I've got kind of an Andy Rooney vibe going on at the moment, mainly due to the fact that I received one of my regular e-newsletters from Better Homes & Gardens proudly proclaiming "124 DIY Decorating Ideas."
I don't know about you, but I'm tired of the trend of media companies throwing tons of information your way, in an attempt to be all things to all people. If I even was into DIY decorating (and if you've seen my home, I clearly should turn in my woman card because it's obvious decorating is really not my forte), I don't want to sift through 124 different projects, which are probably on 124 different web pages so that I'll see 124+ different ads.
BHG is not the only culprit. I also hate the cooking-related e-newsletters that contain 50 chicken recipes so that I can "quickly" choose something for dinner tonight! By the time I look through those 50 recipes, dinner might have been close to done. How about picking five that work with different kinds of dietary restrictions (low-carb, dairy/gluten-free, etc.) and showing me those? Then next week, send me another five? I'm really more apt to browse them then.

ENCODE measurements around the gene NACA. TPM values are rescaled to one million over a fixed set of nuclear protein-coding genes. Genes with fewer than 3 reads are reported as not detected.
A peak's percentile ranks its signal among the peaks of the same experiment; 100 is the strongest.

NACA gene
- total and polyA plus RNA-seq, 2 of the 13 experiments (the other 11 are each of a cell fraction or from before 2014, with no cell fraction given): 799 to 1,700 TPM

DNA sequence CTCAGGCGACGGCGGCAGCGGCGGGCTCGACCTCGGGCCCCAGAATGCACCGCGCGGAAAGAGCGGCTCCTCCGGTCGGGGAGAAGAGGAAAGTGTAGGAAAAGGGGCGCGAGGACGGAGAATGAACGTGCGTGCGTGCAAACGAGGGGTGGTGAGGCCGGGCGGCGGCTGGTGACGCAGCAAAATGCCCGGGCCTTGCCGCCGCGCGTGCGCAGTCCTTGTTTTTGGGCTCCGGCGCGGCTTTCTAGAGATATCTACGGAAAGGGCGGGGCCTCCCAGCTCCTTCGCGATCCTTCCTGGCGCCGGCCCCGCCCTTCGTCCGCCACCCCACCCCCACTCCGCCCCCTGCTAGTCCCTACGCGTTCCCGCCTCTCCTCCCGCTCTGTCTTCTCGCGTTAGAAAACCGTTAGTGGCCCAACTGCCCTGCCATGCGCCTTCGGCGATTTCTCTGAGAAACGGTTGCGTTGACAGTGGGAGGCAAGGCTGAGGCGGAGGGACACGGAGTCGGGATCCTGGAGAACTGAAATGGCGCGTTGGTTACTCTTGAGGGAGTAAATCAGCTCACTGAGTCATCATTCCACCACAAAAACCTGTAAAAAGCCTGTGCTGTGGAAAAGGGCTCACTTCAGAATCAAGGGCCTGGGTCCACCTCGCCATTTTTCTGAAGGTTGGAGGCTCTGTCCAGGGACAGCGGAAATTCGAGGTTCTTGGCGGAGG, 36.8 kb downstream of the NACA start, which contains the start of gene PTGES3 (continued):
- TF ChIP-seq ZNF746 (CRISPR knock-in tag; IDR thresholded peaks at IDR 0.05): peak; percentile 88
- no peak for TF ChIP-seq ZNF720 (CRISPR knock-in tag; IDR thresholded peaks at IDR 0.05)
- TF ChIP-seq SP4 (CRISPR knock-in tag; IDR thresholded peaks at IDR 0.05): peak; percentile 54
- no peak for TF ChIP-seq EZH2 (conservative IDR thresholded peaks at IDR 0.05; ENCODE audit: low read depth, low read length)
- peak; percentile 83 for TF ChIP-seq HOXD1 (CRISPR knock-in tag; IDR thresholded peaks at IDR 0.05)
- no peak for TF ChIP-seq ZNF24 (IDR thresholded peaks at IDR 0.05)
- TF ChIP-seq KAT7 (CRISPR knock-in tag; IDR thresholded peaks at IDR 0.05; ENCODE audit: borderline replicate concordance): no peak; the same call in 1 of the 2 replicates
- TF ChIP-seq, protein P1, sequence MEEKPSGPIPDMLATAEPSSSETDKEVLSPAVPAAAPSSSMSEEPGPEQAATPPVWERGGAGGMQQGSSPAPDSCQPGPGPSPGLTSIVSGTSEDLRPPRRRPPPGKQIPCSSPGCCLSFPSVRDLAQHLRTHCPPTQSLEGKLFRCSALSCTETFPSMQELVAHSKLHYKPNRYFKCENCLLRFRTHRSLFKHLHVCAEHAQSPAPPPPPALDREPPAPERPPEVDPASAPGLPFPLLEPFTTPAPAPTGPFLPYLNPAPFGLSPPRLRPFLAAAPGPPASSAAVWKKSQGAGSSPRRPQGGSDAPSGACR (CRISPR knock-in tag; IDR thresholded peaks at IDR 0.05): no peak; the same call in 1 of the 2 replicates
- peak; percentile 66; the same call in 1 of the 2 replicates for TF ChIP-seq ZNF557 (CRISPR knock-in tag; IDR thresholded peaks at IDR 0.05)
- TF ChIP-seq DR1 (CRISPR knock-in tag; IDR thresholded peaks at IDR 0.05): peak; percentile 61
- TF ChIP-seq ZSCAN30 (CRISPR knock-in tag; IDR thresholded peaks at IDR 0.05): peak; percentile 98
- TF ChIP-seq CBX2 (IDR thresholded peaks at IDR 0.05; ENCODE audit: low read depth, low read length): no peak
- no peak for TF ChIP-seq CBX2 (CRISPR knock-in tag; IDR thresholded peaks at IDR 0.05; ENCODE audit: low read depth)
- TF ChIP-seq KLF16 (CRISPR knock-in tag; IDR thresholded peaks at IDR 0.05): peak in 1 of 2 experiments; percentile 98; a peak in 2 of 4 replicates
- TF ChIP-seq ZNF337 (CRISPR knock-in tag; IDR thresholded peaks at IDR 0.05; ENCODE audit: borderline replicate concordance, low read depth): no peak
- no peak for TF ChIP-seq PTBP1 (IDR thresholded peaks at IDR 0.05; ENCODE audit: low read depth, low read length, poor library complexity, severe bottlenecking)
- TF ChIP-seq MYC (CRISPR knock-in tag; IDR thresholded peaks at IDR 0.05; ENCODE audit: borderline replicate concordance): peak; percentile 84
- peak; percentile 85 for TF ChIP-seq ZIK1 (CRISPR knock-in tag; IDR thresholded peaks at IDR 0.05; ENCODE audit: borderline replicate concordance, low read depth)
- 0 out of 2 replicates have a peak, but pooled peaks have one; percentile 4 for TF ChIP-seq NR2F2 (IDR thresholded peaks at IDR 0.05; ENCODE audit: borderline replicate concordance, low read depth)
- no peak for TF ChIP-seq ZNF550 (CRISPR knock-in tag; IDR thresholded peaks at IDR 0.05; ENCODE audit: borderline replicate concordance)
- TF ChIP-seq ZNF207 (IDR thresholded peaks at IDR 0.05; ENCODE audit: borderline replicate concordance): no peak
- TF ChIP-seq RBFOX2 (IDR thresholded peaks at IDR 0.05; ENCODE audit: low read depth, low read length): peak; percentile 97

This is all really just a lament for what appears to be the dying art of editing. The "more is better" mantra keeps pervading everyone's thought process just when nobody seems to have the time to do anything. Oh, I understand the need to sell ad space and make money off your website, but when you're shoving so much information down my throat that I won't even open your e-newsletter or read your article, that's a lost cause and a waste of a company's money too.
But if they still don't understand, I can write up an article called "27 Tips for Editing Your Information." I've just got to sell some ad space first.